I coached one CEO, for example, who was a classic definition of the pop psychology term passive aggressive. He would nod and agree with every piece of feedback his staff and I gave him and then proceed to change nothing. Unfortunately, it took me months to understand what his personality was like and to let the client know that the project was doomed.
"We coach people every day who go on
to be even more effective leaders,
yet some people simply are not open to feedback."
Another client was so overwhelmed by the idea that her organization thought she needed a coach that she spent all of her time with me complaining about the assignment. I couldn't turn her attention back to herself and what she could change, and the project ultimately failed.
Luckily, these two were exceptions and I've coached many successful executives who went on to be even more successful with coaching. Here's what they had in common:
1. Curiosity. They listened and asked questions about how they could improve and how they were perceived by others. They welcomed feedback with curious questions, not defensiveness.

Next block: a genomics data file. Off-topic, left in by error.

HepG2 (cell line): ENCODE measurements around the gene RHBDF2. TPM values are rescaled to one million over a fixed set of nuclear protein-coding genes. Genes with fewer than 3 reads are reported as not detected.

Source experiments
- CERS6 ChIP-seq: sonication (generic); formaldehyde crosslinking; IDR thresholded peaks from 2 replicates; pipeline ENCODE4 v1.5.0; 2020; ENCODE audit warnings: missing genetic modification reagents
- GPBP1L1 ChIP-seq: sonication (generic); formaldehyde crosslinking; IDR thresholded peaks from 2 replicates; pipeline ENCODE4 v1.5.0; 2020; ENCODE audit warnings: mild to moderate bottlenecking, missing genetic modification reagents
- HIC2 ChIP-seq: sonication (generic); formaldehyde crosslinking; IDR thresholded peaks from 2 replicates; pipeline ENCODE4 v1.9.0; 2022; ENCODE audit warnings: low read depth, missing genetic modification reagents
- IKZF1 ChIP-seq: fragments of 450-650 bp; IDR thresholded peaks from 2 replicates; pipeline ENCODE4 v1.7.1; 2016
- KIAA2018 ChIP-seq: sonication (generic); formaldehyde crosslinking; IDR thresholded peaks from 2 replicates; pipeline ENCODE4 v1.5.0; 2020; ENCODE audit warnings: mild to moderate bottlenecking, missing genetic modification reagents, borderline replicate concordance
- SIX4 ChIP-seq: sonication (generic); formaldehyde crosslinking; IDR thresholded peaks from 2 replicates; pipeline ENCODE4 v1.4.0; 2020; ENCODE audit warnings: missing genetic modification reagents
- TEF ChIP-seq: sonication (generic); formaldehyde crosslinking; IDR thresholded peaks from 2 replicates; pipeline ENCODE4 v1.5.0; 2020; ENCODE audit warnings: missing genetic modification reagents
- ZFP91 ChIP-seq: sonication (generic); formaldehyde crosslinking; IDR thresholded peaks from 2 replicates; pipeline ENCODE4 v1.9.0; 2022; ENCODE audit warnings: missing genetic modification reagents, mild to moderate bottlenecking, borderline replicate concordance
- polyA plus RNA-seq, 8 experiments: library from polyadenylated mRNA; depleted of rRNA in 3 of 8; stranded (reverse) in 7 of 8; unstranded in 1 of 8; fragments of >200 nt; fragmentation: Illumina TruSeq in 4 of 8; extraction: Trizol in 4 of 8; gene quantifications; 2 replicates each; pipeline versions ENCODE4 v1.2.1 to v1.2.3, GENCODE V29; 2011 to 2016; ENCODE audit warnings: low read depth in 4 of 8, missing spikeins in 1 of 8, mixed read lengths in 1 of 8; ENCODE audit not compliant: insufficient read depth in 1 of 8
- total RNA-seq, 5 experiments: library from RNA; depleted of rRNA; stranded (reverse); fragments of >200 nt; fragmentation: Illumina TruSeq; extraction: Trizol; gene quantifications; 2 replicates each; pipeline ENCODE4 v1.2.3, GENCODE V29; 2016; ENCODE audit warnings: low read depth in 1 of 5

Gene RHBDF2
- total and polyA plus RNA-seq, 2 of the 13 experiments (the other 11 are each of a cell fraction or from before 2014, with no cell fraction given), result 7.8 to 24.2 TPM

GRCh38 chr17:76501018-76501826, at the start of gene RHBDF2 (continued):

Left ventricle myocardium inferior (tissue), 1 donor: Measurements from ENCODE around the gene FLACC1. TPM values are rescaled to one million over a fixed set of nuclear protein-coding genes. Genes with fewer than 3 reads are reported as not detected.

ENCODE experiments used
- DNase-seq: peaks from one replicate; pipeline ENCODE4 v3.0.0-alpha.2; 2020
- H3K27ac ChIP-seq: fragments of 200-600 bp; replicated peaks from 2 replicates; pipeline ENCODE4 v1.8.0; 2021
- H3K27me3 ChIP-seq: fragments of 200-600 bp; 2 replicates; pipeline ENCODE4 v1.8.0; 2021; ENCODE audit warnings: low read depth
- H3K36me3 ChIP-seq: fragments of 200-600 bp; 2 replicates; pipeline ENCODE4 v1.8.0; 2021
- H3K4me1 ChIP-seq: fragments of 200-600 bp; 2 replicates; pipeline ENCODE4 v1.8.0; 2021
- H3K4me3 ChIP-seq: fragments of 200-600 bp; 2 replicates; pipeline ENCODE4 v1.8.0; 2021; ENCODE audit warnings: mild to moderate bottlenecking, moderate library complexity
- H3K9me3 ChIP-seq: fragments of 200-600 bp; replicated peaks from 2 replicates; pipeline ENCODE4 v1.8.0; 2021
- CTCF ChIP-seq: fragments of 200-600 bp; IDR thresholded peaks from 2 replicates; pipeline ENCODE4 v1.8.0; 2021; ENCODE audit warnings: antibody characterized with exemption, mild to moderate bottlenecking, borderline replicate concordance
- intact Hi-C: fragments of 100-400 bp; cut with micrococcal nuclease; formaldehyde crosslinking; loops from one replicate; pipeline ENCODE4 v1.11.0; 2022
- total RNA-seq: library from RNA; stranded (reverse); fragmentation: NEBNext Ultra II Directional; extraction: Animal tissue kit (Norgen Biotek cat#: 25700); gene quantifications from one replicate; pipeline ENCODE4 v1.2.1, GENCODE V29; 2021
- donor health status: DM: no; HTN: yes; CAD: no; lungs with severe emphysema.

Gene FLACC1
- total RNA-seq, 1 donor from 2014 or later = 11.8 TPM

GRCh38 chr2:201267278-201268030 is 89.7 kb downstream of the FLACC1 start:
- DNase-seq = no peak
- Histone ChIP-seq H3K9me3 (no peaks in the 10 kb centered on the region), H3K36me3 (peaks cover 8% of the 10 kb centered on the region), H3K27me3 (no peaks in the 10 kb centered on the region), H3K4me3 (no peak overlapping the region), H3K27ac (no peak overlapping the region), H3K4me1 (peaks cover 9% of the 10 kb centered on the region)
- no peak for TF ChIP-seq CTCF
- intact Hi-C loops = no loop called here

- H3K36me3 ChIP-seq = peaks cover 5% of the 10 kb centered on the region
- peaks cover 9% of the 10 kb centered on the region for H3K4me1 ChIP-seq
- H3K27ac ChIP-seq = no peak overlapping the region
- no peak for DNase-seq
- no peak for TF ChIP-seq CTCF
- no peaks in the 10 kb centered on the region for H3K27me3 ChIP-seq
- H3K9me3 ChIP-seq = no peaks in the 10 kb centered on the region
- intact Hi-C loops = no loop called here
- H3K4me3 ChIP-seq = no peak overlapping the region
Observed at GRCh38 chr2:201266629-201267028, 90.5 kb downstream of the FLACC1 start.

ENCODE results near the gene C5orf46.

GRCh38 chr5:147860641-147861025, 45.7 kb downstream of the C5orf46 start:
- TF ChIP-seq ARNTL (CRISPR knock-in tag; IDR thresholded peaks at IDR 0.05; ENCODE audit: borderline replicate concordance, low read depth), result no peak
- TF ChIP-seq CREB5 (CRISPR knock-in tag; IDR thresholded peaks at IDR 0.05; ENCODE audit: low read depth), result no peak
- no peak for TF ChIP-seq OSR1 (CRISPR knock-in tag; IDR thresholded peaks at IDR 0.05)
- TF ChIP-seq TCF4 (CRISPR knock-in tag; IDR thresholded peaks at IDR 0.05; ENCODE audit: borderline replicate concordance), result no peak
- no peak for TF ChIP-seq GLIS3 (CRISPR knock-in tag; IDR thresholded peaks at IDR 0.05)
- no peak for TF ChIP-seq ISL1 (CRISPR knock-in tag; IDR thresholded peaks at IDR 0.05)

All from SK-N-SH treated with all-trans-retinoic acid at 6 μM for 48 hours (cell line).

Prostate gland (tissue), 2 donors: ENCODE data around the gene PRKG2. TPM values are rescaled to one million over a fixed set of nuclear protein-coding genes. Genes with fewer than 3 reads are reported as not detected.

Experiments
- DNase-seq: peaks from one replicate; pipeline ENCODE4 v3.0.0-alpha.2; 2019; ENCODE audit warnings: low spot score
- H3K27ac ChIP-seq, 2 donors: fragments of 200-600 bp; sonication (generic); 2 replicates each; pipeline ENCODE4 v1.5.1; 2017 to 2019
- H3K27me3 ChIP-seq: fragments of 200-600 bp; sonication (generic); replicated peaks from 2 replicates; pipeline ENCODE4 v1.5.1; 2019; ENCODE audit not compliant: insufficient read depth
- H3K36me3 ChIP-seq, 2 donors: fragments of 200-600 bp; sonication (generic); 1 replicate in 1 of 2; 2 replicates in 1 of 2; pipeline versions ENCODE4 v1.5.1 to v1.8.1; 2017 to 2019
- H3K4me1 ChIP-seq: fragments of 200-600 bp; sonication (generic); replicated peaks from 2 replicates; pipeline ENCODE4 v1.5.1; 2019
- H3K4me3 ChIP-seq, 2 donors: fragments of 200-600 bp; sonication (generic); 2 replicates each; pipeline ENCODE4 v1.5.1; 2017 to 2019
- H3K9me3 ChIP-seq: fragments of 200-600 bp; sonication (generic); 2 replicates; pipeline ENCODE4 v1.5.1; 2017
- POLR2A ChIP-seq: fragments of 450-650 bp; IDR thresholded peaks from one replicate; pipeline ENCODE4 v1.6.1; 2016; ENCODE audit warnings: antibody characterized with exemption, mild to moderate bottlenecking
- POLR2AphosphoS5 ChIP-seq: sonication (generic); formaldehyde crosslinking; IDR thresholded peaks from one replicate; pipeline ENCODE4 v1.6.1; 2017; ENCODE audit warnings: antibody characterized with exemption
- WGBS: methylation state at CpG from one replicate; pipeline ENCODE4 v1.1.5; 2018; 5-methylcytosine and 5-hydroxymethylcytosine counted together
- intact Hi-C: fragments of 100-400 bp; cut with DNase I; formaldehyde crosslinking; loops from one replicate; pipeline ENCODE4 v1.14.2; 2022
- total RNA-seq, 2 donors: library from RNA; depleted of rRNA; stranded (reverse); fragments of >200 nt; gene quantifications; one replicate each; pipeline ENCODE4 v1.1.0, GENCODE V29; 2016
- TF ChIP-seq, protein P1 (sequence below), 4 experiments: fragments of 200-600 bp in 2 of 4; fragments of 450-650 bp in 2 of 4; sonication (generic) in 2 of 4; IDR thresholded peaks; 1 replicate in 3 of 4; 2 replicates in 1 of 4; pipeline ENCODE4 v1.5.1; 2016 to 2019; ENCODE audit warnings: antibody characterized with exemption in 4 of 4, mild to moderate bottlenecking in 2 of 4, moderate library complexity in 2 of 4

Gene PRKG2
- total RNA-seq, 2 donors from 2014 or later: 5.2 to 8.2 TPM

2. Open to change. They didn't assume that who they were was a fixed state. They welcomed change based on coaching as opposed to assuming that they couldn't change.
3. Vision. They had a vision for coaching and for what they wanted to achieve - even if the assignment was initially foisted upon them by someone else. They welcomed our help in achieving that vision.
4. Honesty. They were willing to admit mistakes and tell the truth fast. They owned their part of any mishap, apologized and moved on.
5. Proactive. They called us when they needed advice, as opposed to waiting for our scheduled appointments. They anticipated problems.
6. Brave. They understood that they might be uncomfortable with feedback and honesty but they were willing to walk though the discomfort in order to make positive changes.